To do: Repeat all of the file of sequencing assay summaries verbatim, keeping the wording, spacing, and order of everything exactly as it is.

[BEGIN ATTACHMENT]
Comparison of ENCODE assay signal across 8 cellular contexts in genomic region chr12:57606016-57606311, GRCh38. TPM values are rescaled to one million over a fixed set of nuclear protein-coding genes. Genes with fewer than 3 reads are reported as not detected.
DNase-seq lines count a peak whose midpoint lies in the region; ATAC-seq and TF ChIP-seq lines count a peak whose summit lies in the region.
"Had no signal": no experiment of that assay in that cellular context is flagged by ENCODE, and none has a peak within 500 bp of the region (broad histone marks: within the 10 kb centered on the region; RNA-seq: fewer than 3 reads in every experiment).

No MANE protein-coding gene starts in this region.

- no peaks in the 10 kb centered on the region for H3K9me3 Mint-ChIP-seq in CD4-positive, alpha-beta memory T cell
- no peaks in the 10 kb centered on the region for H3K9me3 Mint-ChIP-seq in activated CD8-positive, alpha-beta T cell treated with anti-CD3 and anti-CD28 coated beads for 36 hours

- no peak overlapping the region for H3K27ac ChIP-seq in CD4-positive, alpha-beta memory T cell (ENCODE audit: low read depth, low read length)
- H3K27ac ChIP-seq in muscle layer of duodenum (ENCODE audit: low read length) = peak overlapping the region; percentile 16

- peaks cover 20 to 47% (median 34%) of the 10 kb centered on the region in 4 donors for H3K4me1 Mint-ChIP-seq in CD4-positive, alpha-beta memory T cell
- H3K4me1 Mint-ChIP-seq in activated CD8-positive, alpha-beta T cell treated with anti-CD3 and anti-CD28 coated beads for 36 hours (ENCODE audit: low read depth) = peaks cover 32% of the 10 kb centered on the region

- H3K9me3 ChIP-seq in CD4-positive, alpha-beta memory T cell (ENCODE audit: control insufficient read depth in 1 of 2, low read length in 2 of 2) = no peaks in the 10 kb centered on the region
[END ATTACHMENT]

Comparison of ENCODE assay signal across 8 cellular contexts in genomic region chr12:57606016-57606311, GRCh38. TPM values are rescaled to one million over a fixed set of nuclear protein-coding genes. Genes with fewer than 3 reads are reported as not detected.
DNase-seq lines count a peak whose midpoint lies in the region; ATAC-seq and TF ChIP-seq lines count a peak whose summit lies in the region.
"Had no signal": no experiment of that assay in that cellular context is flagged by ENCODE, and none has a peak within 500 bp of the region (broad histone marks: within the 10 kb centered on the region; RNA-seq: fewer than 3 reads in every experiment).

No MANE protein-coding gene starts in this region.

- no peaks in the 10 kb centered on the region for H3K9me3 Mint-ChIP-seq in CD4-positive, alpha-beta memory T cell
- no peaks in the 10 kb centered on the region for H3K9me3 Mint-ChIP-seq in activated CD8-positive, alpha-beta T cell treated with anti-CD3 and anti-CD28 coated beads for 36 hours

- no peak overlapping the region for H3K27ac ChIP-seq in CD4-positive, alpha-beta memory T cell (ENCODE audit: low read depth, low read length)
- H3K27ac ChIP-seq in muscle layer of duodenum (ENCODE audit: low read length) = peak overlapping the region; percentile 16

- peaks cover 20 to 47% (median 34%) of the 10 kb centered on the region in 4 donors for H3K4me1 Mint-ChIP-seq in CD4-positive, alpha-beta memory T cell
- H3K4me1 Mint-ChIP-seq in activated CD8-positive, alpha-beta T cell treated with anti-CD3 and anti-CD28 coated beads for 36 hours (ENCODE audit: low read depth) = peaks cover 32% of the 10 kb centered on the region

- H3K9me3 ChIP-seq in CD4-positive, alpha-beta memory T cell (ENCODE audit: control insufficient read depth in 1 of 2, low read length in 2 of 2) = no peaks in the 10 kb centered on the region